The Canadian economy grew 2.4 per cent in the fourth quarter of 2014, led by growth in consumer spending and inventory accumulation. Both exports and business investment, two key pillars of the Bank of Canada's hoped for rotation of away from consumption led growth, declined. For all of 2014, Canadian economic growth registered 2.5 per cent, following just 2 per cent growth in 2013.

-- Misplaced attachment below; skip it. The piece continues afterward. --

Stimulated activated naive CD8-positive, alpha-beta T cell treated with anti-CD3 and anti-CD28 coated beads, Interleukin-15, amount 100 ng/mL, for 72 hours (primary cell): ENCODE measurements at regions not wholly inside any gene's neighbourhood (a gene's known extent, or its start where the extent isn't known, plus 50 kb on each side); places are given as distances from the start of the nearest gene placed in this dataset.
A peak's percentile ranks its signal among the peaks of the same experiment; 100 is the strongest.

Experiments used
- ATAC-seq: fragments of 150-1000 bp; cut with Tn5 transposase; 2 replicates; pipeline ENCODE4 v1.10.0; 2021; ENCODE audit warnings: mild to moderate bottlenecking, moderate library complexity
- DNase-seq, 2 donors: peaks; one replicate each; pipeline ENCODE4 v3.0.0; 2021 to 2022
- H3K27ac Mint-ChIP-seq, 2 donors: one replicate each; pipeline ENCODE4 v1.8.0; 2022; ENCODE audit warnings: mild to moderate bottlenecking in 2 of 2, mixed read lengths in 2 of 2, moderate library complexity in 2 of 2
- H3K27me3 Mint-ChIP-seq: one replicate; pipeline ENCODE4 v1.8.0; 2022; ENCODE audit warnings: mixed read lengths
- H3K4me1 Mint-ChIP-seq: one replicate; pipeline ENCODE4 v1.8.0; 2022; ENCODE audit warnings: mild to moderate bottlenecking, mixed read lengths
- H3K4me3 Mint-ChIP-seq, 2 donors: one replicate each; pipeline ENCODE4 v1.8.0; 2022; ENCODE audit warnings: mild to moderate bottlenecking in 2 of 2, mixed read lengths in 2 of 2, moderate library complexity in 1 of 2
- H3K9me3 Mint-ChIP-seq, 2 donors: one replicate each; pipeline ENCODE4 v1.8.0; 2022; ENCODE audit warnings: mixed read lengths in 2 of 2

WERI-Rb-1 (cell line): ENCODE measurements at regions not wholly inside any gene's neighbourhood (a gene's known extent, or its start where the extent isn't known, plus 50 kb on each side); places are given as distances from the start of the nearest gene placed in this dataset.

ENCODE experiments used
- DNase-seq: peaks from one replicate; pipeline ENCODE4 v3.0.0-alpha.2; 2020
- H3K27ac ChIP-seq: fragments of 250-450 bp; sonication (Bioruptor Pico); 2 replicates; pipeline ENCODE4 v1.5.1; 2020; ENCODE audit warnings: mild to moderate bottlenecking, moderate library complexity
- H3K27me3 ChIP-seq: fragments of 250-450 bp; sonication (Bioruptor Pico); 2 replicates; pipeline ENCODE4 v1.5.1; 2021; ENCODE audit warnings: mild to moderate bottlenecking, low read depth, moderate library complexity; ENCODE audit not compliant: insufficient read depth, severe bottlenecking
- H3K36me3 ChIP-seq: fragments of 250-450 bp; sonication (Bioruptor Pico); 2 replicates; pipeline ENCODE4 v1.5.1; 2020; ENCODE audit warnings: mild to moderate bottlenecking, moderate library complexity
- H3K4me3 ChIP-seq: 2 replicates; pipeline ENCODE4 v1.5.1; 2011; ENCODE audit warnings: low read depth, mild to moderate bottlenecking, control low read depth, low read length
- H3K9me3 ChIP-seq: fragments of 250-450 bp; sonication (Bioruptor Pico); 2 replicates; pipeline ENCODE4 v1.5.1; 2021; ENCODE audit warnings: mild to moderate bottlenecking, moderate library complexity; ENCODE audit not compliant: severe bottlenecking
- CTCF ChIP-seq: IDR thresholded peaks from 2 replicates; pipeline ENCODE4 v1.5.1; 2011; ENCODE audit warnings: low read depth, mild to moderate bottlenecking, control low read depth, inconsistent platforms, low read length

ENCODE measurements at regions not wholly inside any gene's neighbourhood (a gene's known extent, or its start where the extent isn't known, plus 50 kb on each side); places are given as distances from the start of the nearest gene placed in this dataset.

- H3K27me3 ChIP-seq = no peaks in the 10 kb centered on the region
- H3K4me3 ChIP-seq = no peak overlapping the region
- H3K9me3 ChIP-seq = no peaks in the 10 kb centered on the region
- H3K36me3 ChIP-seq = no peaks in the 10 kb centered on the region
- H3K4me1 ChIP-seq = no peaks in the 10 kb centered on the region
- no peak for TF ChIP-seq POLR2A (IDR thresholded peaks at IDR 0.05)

We expect growth will decelerate slightly in 2015 to about 2.2 per cent, with the first half of the year seeing sub-2 per cent growth, as low oil prices drag investment and employment lower in oil and gas producing provinces. That outlook includes a further reduction of the Bank of Canada's overnight rate to 0.5 per cent occurring either at the Bank's April meeting or later in the summer. However, better than anticipated GDP or employment growth and firmer than expected core inflation could keep the Bank from moving on rates any further this year.